Tom Coughlin's New York Giants won two Super Bowls against the New England Patriots, quarterbacked by Tom Brady

By Greg Hanlon
February 04, 2021 10:04 AM
Tom Coughlin
| Credit: Larry French/Getty

Tom Coughlin believes anyone who's ever been to the big game gets the same feeling around Super Bowl time: The anticipation, the nerves, the awe of a game that can define a career.

It certainly did for Coughlin, the 74-year-old former coach of the New York Giants, who won two Super Bowls with the team in the 2007 and 2011 seasons. Both were major upsets over the New England Patriots, when the Giants shut down their opponent's explosive offense — quarterbacked by Tom Brady.

Thirteen years after Coughlin's first title, Brady, 43, is back in the Super Bowl — and Coughlin, from his home in Florida, marvels at how his former foe has defied age.

"Phenomenal," says Coughlin, saying he has the "utmost admiration" for Brady.

"A quarterback rating of 102 — are you serious? He looks like a young man; he's taken great care of himself," adds Coughlin, who has spent much of the COVID-19 pandemic focused on his charity, The Jay Fund, which supports families with children who have cancer.

Coughlin has been watching the playoffs with a coach's eye, because being a football coach is not a part of yourself you ever turn off. The upcoming game fascinates him, and on the Wednesday before he was alight with questions he can't wait to see answered: Will Tampa Bay try to control the clock to keep Kansas City's explosive offense off the field? Will the blitzing defensive schemes of both teams backfire against dangerous, cerebral quarterbacks like Brady and Patrick Mahomes?

"That's the game being played within the game," he says.

Tom Brady (left) and Patrick Mahomes
| Credit: TANNEN MAURY/EPA-EFE/Shutterstock; Jamie Squire/Getty Images

Though he's not the sentimental type, Coughlin allowed himself some nostalgia on Wednesday, the 13-year anniversary of Super Bowl XLII to end the 2007 season, when the Giants beat the then-undefeated Patriots in a historic upset. He says he texted stars Eli Manning, Michael Strahan, Chris Snee and former Giants defensive coordinator Steve Spagnuolo, who drew up the scheme that stopped Brady's high-flying offense in that game. Now, Spagnuolo is Kansas City's defensive coordinator, tasked with the same difficult assignment.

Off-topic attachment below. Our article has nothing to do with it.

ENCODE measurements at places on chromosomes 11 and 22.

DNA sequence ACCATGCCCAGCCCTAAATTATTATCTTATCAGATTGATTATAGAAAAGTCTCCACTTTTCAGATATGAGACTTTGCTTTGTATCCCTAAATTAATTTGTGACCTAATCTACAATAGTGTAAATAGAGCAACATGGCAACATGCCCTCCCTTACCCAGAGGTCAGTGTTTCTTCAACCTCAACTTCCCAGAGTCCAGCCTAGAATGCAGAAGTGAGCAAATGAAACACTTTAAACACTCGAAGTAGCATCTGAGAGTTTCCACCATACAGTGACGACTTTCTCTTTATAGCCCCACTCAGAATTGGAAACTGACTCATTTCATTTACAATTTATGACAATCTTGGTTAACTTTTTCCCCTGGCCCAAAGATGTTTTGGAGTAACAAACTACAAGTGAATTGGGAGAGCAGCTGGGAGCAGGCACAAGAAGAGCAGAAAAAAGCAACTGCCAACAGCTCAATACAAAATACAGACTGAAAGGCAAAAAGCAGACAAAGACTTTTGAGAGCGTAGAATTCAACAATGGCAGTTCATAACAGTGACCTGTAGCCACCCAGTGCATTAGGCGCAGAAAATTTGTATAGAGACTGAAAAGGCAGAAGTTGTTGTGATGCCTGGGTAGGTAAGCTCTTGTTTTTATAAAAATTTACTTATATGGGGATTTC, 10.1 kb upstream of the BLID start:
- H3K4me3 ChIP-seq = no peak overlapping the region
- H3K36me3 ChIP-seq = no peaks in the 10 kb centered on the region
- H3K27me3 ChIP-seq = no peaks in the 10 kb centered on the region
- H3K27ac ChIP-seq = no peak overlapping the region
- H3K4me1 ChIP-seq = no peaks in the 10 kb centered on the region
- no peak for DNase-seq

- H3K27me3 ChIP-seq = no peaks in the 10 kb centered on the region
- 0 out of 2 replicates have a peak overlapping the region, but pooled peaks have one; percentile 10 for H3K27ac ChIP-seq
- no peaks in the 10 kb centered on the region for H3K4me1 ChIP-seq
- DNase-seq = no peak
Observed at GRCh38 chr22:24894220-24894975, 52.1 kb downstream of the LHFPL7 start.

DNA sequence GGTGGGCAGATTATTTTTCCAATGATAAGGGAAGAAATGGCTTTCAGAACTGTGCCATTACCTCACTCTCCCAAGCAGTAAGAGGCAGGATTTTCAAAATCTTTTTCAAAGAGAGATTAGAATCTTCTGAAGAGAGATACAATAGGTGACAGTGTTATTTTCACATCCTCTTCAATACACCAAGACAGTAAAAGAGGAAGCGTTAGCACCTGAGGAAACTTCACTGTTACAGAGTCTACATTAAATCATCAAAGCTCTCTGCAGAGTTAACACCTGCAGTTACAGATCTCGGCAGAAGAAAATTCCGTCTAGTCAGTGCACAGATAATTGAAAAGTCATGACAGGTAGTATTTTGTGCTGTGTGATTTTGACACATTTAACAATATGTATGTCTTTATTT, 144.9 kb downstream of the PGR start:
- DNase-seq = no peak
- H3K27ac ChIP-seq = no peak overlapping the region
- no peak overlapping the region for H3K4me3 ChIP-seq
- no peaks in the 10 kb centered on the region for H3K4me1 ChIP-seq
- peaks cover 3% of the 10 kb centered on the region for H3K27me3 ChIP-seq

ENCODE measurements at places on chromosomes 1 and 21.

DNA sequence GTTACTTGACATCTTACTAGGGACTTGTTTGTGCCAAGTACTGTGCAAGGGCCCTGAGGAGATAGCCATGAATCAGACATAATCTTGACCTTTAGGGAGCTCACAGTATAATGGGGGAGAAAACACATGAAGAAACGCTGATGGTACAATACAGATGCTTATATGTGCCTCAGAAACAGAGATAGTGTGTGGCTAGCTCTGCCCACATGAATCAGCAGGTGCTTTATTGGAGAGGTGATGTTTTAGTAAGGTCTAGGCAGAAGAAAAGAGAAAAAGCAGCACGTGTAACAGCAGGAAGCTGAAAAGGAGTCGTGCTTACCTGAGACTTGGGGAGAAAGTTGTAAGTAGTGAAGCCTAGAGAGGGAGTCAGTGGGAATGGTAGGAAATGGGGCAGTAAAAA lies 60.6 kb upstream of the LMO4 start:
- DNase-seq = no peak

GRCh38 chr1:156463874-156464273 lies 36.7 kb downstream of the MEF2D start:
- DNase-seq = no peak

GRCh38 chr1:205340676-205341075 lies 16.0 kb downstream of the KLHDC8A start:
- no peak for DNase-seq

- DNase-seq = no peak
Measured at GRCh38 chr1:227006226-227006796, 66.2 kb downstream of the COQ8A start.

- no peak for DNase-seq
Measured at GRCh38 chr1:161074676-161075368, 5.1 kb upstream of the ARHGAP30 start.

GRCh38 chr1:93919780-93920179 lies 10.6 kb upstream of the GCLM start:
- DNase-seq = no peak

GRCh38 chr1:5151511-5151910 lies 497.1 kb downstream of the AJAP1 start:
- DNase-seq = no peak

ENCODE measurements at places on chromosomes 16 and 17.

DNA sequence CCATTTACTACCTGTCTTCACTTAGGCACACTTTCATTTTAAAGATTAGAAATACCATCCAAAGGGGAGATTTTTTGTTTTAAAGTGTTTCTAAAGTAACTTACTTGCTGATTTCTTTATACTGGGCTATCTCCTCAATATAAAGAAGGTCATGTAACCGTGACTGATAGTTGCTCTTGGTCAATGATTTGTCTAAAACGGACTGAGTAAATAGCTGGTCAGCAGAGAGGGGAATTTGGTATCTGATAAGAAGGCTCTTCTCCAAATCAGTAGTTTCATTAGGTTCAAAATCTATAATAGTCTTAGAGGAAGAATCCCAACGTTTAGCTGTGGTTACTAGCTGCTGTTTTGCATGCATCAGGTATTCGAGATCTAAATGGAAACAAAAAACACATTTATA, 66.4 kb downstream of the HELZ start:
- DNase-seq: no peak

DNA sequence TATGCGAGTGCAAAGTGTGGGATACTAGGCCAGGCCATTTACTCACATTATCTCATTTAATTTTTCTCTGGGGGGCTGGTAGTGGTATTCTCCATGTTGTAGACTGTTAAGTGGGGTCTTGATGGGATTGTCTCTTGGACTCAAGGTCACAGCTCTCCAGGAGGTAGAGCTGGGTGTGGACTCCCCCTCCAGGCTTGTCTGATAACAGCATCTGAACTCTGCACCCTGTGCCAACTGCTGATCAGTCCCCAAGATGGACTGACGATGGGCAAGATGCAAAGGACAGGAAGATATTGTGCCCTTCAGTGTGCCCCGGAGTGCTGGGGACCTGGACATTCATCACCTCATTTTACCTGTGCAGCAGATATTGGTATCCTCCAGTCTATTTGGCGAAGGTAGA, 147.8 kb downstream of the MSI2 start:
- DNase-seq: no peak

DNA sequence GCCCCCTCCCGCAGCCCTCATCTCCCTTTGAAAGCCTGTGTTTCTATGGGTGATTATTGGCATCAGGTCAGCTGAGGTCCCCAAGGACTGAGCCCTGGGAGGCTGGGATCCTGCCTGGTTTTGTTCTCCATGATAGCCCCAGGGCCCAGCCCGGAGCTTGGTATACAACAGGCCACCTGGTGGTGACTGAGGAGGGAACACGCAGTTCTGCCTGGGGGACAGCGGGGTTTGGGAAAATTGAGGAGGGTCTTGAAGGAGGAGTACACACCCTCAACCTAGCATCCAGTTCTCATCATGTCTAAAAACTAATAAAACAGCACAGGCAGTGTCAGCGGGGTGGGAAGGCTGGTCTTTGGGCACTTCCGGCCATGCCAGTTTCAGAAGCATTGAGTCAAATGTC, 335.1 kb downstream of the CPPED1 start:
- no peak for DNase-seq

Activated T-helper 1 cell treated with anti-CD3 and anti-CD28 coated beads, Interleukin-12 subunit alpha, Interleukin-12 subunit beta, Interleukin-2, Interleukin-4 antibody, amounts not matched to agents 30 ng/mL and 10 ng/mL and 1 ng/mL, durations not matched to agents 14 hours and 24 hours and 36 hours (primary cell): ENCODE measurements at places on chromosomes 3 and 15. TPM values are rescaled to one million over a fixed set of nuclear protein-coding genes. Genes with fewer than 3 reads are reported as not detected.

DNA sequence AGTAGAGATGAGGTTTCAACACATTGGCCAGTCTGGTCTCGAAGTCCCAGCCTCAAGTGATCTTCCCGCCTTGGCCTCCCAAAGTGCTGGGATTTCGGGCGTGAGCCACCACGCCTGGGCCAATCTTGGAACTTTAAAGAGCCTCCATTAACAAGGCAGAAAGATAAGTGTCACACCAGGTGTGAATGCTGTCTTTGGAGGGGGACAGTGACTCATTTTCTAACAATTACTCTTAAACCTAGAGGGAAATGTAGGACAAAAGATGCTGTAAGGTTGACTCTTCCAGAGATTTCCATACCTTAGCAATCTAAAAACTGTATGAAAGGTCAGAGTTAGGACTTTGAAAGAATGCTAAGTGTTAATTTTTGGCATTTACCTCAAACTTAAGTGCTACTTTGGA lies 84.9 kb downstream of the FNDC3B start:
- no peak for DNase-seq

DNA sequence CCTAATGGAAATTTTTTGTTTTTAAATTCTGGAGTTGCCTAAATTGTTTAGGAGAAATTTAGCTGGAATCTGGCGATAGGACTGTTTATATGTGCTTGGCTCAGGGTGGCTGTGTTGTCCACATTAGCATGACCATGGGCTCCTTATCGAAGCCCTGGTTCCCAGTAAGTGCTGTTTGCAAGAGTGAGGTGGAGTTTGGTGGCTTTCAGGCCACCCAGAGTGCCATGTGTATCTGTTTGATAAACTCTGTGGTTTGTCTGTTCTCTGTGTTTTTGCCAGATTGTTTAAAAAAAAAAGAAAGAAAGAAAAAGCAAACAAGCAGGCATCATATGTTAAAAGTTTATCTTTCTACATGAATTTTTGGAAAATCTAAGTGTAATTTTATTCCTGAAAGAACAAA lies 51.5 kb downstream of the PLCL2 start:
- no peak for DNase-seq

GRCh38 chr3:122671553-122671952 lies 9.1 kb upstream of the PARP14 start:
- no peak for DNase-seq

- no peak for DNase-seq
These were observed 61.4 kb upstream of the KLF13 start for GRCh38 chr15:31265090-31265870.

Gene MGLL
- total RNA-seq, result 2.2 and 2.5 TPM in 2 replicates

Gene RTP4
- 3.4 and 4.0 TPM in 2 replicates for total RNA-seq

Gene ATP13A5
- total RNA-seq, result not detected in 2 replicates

But Coughlin's loyalties are split: On the Tampa Bay side is star defensive end Jason Pierre-Paul, a major contributor on the 2011 Giants Super Bowl winning team. Pierre-Paul's career was nearly derailed on July 4, 2015, when he suffered a gruesome hand injury during a fireworks accident that required his right index finger to be amputated. But this year, he regained his old form and made the Pro Bowl for the first time since 2012.

"You've got to give the kid all kinds of credit for what he's fought through," says Coughlin. "You'll never forget that 4th of July and how awful that was. For him to keep a positive approach and be where he is today says a lot about his character."

Tom Coughlin

Coughlin's admiration extends to the coaches; he counts both Tampa Bay coach Bruce Arians and Kansas City's Andy Reid as close friends. He believes the accomplishment of getting to the Super Bowl this year is more impressive due to the pandemic, which limited offseason and preseason workouts and made practice schedules sporadic.

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"This would be one of the most stressful years any coach has ever had," says Coughlin, who also credits the NFL players for their discipline in following COVID safety protocols.

Both Reid, 62, who coached Kansas City to a Super Bowl victory last year, and Arians, 68, are among the oldest NFL coaches. Coughlin can identify: When the Giants won Super Bowl XLVI to cap off the 2011 season, he was 66 years old and became the oldest coach ever to win the game. The Patriots' Bill Belichick, the losing coach in that game, now holds that distinction after the Patriots captured the 2018 title. If Tampa Bay wins on Sunday, Arians would become the oldest Super Bowl-winning coach.

To Coughlin, the late-career success of both coaches is testament to the perseverance required to succeed in the profession.

"You have to be a good football coach to begin with," he says. "Then you pray for the opportunity. Things line up for you. You hang in there. You battle."